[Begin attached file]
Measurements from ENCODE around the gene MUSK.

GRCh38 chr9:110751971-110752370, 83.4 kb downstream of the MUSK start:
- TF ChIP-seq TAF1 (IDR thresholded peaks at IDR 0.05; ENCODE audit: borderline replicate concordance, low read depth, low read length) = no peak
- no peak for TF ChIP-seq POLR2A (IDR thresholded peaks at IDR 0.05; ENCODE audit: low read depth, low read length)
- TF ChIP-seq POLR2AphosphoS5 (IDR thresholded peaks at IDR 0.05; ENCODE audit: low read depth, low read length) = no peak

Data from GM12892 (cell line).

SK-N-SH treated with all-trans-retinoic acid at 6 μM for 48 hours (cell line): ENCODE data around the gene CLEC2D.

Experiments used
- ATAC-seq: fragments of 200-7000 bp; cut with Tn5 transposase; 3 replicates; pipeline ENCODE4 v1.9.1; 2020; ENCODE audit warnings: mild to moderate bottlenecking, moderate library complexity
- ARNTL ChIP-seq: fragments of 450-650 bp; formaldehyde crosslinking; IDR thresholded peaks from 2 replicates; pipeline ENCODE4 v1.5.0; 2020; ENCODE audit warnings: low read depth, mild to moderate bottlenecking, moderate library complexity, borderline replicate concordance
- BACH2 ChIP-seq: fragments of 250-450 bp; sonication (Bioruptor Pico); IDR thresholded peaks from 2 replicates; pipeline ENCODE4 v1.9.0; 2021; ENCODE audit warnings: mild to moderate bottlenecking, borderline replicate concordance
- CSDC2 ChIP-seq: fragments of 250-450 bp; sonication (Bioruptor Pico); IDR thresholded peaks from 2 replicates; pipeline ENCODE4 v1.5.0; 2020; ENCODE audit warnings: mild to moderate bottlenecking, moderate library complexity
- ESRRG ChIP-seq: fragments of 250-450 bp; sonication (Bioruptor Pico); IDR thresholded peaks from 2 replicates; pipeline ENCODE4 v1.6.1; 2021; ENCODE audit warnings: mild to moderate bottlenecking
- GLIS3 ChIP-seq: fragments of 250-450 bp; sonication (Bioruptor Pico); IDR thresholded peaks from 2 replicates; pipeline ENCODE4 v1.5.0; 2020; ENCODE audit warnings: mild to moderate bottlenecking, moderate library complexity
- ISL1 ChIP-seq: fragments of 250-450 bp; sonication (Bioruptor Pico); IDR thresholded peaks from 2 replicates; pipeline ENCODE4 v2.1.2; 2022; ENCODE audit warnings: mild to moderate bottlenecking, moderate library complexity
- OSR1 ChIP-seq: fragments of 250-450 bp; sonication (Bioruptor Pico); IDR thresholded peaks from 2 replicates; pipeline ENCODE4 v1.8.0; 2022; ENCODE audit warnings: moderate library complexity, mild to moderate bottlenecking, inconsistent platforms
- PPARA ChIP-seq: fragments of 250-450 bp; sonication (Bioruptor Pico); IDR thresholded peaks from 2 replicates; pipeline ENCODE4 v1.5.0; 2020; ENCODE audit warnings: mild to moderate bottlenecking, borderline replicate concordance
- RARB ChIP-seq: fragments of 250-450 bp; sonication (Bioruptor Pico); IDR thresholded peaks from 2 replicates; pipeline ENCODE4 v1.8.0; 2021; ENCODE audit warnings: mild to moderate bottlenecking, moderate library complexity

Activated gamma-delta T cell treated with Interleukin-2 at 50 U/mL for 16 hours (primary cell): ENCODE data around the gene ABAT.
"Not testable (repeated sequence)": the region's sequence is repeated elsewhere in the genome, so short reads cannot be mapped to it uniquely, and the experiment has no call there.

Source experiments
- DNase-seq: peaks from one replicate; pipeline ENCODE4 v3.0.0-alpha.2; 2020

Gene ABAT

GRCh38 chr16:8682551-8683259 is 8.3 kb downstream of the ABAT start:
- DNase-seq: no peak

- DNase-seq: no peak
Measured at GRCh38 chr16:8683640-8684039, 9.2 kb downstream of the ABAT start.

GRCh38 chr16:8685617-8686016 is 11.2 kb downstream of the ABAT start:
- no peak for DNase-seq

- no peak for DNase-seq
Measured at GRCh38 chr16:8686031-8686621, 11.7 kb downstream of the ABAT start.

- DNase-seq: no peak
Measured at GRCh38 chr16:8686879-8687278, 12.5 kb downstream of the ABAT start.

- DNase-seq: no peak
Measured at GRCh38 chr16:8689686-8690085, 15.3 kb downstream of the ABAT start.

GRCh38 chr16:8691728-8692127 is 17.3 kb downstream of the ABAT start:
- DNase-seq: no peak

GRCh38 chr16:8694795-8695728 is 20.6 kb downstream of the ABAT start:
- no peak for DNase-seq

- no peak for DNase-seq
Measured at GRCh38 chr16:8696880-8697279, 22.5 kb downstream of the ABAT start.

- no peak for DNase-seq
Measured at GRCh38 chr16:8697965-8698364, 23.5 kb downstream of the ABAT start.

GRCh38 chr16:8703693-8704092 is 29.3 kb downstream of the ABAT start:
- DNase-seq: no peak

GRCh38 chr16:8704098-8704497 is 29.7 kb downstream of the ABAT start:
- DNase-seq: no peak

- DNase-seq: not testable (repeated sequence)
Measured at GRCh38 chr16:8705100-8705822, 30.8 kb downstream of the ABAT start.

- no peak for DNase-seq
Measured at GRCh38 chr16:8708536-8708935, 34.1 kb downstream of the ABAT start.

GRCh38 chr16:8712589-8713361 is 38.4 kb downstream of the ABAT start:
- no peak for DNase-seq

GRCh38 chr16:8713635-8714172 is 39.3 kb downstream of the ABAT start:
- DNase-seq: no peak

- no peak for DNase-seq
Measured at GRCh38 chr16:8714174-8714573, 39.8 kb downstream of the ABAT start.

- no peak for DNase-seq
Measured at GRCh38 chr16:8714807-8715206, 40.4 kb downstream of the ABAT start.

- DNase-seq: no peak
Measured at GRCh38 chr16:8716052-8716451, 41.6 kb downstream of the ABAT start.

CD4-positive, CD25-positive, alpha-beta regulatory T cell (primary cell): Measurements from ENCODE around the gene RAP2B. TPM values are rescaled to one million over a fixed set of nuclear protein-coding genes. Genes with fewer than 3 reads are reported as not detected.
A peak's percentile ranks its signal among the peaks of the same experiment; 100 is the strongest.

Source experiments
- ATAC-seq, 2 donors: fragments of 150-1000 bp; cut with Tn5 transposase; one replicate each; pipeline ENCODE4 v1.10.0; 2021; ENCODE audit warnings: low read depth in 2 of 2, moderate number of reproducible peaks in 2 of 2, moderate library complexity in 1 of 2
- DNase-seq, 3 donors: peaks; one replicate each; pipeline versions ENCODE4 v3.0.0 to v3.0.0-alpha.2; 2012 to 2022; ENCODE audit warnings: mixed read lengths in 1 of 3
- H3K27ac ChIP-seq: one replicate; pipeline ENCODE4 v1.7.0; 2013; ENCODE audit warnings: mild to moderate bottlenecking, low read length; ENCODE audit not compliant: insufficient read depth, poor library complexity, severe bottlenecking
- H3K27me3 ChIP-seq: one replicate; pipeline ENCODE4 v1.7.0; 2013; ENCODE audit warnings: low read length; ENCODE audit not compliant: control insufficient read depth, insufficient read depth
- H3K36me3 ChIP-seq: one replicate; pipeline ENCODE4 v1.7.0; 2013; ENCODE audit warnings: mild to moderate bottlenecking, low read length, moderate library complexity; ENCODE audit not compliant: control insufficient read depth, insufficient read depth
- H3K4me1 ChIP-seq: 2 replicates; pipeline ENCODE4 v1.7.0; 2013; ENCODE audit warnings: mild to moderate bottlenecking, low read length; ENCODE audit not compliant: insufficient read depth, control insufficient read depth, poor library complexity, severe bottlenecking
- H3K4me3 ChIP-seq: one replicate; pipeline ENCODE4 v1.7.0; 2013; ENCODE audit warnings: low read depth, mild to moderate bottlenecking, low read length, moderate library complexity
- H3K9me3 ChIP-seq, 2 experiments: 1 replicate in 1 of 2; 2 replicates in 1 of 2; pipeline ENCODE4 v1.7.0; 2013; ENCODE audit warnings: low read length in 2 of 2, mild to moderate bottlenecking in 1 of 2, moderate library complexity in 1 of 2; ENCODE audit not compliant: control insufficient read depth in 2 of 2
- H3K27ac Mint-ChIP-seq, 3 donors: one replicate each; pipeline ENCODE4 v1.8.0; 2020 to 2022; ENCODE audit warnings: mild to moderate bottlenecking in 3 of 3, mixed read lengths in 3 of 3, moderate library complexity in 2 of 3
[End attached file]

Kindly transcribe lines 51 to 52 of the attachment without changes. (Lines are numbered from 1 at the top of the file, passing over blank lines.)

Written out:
Measured at GRCh38 chr16:8708536-8708935, 34.1 kb downstream of the ABAT start.

GRCh38 chr16:8712589-8713361 is 38.4 kb downstream of the ABAT start: